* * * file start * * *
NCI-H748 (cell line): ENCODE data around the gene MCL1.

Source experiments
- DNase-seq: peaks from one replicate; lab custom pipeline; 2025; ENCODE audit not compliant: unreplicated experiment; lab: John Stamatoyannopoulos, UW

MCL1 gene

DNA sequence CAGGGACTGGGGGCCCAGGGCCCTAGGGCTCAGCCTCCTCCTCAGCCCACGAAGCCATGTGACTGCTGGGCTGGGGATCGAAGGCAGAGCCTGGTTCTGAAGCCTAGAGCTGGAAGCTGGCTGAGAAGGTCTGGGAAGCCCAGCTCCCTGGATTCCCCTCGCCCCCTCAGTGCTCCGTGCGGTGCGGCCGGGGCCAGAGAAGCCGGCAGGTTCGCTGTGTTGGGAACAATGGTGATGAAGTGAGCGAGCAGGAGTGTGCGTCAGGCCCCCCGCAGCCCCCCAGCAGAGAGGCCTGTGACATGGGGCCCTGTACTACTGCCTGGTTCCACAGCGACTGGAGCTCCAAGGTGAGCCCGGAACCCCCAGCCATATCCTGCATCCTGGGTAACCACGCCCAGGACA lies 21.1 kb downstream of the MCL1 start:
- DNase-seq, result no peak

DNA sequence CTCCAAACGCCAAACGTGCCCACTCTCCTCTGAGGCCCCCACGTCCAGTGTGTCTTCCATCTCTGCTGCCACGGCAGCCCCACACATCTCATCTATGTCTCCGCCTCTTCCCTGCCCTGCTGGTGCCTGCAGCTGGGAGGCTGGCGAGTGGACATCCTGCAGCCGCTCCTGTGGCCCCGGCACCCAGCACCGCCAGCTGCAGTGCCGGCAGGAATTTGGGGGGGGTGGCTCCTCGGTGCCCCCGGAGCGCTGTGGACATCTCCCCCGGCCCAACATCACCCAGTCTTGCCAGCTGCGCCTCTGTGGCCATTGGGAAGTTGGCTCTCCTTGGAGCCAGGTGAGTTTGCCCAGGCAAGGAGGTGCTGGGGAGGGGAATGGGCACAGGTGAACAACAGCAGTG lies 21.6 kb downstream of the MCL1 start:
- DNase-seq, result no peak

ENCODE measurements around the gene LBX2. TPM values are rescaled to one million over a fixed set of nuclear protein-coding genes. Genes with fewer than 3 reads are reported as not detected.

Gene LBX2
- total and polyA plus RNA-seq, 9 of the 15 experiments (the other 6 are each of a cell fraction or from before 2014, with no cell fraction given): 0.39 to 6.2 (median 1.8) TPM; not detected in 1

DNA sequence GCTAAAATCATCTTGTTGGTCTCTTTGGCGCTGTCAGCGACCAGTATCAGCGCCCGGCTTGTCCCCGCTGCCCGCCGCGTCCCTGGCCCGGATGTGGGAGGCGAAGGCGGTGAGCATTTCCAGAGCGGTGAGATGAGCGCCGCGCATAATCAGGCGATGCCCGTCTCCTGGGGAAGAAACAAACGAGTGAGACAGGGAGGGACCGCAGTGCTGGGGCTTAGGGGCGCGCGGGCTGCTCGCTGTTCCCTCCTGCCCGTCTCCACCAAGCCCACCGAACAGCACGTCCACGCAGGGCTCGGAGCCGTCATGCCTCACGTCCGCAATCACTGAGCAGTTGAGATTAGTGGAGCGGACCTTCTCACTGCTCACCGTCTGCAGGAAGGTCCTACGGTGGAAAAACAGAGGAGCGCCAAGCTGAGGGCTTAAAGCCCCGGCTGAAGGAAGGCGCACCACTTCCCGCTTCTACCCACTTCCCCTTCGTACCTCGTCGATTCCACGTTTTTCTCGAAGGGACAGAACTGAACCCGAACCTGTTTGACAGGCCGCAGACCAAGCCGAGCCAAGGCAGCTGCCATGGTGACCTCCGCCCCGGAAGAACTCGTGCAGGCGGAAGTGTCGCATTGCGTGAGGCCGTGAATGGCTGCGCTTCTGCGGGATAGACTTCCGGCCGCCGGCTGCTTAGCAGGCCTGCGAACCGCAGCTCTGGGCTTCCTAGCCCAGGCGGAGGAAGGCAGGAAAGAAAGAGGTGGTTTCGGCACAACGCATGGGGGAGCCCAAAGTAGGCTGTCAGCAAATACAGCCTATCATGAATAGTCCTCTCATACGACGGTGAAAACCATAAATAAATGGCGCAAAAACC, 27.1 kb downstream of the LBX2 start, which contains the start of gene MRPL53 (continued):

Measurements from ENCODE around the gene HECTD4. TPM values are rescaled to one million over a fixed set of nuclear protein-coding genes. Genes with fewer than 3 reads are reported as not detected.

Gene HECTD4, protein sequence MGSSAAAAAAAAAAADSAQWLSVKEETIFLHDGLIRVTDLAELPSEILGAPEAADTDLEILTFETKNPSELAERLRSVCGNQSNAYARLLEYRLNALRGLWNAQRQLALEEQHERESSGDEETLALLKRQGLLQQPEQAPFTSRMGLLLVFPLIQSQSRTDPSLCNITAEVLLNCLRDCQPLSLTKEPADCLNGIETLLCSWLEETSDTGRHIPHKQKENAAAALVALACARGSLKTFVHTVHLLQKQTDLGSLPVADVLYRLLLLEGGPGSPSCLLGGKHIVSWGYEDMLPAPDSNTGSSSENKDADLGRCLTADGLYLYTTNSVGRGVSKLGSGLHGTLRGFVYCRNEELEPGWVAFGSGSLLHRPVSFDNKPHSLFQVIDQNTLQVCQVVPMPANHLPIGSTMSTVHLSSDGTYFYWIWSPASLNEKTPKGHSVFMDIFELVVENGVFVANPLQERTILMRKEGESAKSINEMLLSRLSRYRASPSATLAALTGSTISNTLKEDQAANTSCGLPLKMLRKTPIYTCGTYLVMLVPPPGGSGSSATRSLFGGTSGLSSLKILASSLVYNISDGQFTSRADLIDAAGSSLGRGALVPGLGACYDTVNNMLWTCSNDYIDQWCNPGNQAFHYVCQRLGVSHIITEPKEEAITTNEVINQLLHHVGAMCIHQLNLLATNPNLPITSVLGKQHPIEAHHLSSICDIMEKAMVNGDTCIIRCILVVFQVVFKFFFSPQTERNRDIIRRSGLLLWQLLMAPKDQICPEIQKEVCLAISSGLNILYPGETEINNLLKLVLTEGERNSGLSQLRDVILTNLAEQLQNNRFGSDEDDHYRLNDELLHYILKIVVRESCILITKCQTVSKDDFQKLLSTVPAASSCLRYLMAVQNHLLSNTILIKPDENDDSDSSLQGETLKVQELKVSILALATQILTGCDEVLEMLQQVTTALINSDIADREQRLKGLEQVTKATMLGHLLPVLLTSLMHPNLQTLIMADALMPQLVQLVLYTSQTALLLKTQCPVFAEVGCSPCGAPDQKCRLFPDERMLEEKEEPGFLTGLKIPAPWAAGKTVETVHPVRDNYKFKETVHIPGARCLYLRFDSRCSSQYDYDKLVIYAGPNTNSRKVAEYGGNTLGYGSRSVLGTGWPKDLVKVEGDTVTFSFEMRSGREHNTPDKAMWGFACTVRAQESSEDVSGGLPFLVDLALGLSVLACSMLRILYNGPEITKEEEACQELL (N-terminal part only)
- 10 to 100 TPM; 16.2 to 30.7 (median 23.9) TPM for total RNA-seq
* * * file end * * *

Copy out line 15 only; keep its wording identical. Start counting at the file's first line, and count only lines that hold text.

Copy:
- 10 to 100 TPM; 16.2 to 30.7 (median 23.9) TPM for total RNA-seq